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Increasing Numbers of Asbestos Lawsuits - Problems Facing Asbestos Litigation

There is no question that asbestos has affected millions of workers that were occupationally exposed to asbestos on the job.  From the first groundbreaking asbestos liability case in the 1970s, many more lawsuits have followed, with no signs of stopping.  There has been an estimated 730,000 asbestosis-related lawsuits filed over the past four years with more than 200,000 asbestos claims still pending.  100,000 new claims were filed in 2003 that continue to clog up state and federal courts.  This is a problem that will have to be faced indefinitely.  Since asbestos-related diseases do not surface until decades after exposure, experts estimate that lawsuits will continue to mount at the current rate for some time.  The sheer amount of asbestos liability lawsuits causes a vast crisis that needs to be addressed.   

Many analysts point to the overwhelming number of individuals who are filing lawsuits, who are not suffering from any asbestos-related diseases.  According to a study released by the non-profit research institution, RAND CORPORATION, individuals who are not diagnosed with asbestos-related cancers file an estimated 90% of annual asbestos liability claims.  Supreme Court Justice, Stephen Breyer observes, "Up to half of asbestos claims are now being filed by people who have little or no physical impairment".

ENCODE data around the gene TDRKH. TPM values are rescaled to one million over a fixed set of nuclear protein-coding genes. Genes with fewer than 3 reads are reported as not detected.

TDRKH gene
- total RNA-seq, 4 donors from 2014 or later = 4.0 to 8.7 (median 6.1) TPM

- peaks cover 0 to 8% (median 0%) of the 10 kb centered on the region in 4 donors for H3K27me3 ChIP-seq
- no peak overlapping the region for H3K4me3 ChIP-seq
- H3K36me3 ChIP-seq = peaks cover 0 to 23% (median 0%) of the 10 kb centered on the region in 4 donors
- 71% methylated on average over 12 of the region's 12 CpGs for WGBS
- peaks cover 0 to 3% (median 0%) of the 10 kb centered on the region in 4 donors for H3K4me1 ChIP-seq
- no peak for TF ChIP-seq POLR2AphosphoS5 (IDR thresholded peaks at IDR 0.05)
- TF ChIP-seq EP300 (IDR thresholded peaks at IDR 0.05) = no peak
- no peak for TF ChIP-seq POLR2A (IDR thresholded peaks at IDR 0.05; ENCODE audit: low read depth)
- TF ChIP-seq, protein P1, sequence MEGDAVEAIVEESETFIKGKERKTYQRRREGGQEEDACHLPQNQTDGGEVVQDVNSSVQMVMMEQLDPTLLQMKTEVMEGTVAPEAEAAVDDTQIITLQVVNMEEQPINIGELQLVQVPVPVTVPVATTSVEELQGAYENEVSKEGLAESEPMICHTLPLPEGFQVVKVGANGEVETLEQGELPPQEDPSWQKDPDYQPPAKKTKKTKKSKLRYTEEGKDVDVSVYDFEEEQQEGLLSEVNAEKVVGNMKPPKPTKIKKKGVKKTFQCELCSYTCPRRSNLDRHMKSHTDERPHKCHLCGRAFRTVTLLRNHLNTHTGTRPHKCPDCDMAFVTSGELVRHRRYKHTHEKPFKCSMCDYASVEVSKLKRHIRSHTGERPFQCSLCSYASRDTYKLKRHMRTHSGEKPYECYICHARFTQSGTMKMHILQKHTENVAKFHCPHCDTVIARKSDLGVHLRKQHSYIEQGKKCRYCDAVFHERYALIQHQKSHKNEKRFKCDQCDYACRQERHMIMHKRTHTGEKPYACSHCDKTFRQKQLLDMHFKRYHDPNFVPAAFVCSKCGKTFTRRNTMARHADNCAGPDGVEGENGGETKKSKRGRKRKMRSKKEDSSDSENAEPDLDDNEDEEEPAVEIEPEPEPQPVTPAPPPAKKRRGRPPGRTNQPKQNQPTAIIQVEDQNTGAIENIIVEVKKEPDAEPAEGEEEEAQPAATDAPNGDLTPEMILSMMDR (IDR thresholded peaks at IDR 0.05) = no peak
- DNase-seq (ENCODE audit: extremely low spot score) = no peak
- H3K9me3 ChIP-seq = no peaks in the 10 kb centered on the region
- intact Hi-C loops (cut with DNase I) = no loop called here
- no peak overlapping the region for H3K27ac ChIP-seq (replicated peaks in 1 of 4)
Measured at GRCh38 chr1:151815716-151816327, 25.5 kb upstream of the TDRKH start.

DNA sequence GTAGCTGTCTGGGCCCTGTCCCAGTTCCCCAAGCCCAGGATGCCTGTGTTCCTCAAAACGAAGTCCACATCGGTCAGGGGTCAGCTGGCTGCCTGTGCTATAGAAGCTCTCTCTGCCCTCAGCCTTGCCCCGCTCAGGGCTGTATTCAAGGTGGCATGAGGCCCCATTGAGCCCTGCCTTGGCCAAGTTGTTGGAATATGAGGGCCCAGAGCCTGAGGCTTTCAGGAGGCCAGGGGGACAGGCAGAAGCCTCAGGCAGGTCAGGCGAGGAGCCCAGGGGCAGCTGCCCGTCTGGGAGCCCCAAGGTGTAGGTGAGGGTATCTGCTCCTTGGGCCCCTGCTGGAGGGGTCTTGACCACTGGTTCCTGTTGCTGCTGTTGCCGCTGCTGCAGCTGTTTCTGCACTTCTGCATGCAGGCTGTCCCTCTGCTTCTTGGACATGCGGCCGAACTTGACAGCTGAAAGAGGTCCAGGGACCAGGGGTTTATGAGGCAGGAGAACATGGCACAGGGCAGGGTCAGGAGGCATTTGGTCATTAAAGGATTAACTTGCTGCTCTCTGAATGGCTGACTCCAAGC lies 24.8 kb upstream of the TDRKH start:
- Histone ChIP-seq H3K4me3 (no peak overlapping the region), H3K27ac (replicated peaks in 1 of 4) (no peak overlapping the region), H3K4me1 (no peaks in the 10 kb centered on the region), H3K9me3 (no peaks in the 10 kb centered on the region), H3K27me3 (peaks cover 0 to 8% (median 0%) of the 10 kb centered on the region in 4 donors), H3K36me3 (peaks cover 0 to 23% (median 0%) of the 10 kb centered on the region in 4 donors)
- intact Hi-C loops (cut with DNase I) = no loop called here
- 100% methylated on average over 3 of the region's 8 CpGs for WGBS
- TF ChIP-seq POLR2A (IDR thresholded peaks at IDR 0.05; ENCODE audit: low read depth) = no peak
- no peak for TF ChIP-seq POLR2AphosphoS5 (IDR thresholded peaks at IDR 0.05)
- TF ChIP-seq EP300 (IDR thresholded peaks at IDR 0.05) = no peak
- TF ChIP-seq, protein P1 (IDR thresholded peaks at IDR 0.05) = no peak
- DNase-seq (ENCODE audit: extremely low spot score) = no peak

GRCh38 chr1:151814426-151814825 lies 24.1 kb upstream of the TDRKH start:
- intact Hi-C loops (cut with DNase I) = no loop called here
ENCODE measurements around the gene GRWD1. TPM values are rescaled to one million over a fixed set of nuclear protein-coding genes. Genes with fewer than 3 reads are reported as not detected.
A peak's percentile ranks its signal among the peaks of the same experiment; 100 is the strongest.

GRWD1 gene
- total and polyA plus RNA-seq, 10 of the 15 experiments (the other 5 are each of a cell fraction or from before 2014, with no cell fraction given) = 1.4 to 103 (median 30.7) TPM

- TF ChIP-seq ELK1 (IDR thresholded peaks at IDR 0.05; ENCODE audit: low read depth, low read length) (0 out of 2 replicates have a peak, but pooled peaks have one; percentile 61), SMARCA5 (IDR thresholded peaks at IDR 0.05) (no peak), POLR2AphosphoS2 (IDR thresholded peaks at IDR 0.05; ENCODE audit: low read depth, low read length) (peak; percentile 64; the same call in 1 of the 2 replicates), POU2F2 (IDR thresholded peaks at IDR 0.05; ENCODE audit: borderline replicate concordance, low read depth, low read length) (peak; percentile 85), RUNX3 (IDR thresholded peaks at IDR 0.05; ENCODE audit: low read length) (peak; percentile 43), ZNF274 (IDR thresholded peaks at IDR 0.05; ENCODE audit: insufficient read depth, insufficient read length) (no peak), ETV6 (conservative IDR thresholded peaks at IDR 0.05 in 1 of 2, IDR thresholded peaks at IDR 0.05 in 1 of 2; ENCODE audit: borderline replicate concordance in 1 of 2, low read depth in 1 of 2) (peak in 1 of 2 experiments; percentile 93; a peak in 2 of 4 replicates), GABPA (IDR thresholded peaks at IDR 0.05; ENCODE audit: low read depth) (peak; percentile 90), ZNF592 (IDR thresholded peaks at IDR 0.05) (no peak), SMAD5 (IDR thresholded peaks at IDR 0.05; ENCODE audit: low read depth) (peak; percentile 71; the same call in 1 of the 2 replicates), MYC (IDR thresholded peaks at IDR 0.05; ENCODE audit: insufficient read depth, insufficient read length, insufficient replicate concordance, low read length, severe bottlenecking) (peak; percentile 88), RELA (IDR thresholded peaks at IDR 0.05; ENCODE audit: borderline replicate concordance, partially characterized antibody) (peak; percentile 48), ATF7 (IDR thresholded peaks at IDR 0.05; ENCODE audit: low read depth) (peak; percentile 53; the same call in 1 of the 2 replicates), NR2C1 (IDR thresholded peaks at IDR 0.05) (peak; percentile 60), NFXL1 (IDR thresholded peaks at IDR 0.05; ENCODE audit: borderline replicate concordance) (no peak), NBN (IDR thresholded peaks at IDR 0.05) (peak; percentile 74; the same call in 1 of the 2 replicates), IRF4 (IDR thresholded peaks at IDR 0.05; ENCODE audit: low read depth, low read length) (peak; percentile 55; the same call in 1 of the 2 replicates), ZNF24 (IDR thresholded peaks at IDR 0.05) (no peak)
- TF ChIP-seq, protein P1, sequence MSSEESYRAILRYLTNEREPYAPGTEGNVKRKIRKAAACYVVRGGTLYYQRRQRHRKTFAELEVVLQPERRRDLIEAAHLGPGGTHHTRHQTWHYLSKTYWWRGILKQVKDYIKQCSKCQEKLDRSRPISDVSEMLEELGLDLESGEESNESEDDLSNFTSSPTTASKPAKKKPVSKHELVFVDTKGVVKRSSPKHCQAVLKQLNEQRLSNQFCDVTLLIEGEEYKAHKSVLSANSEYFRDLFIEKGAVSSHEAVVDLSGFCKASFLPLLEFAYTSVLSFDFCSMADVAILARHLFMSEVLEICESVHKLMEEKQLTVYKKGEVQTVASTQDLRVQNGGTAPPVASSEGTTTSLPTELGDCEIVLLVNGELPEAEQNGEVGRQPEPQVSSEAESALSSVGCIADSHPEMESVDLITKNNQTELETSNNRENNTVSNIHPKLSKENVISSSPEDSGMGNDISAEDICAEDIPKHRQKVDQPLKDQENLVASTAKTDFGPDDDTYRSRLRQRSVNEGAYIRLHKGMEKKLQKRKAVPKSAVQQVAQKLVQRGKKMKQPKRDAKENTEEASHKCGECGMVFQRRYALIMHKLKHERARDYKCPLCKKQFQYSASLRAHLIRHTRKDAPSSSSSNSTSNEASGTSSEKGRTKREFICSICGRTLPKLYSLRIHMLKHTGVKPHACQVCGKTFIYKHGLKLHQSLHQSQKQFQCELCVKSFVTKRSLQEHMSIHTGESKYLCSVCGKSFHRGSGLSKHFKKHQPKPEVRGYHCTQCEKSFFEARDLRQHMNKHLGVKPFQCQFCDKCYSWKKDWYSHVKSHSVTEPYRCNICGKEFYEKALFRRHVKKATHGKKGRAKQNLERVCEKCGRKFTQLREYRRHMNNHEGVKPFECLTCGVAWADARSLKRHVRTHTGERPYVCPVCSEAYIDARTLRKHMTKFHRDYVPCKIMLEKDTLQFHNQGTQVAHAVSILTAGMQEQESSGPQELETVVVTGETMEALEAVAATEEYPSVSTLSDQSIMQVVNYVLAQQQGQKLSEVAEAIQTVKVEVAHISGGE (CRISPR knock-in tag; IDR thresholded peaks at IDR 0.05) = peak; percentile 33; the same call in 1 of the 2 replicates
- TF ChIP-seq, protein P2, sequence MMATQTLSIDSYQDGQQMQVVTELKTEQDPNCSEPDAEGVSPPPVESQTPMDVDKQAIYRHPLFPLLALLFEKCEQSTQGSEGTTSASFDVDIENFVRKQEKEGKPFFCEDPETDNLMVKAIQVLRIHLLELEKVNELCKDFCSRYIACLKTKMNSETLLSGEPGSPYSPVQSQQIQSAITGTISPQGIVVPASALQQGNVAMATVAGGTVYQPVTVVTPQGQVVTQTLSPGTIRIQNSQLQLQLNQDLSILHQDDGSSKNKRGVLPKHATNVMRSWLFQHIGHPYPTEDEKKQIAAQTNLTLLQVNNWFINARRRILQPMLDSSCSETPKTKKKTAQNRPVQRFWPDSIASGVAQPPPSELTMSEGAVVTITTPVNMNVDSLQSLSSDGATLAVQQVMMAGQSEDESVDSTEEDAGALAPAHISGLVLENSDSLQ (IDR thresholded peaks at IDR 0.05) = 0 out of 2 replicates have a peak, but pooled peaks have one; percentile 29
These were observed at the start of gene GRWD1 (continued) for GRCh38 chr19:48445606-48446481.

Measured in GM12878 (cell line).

In a scathing report by journalist, Joseph Perkins of the San Diego Times-Tribune, asbestos litigation has been ranked "the biggest racket in American History".  Perkins cites an underreported study published in the latest issue of Academic Radiology, where an independent panel of doctors reviewed 492 chest X-rays entered as evidence by trial lawyers in asbestos lawsuits.  The panel found that fewer than 5 percent of the X-rays revealed possible asbestos-related lung damage.  This contradicted the results given to the court by doctors that were used as "expert" witnesses in those lawsuits.   

The gross disparity in the findings of the panel of doctors who conducted the independent study and the doctors who sold their "expert" testimony to asbestos trial lawyers cannot be attributed to mere differences in interpretation of the X-rays.  Perkins has made a case of medical fraud, as these doctors were often paid for their "expert" testimony from trial lawyers.  Perkins continues to assert that the alliance between greedy lawyers and unethical physicians is what is causing the proliferation of asbestos lawsuits in this country.

The claims of those who are not sick from asbestos exposure are obstructing the courts, and more importantly, are diverting resources from the genuinely sick, now, and in the future.  By flooding court dockets, asbestos litigation also hinders the resolution of all civil court cases.  And of course, the costs of dealing with this flood of cases are borne by the taxpayers, who pay for the overwhelmed judicial system.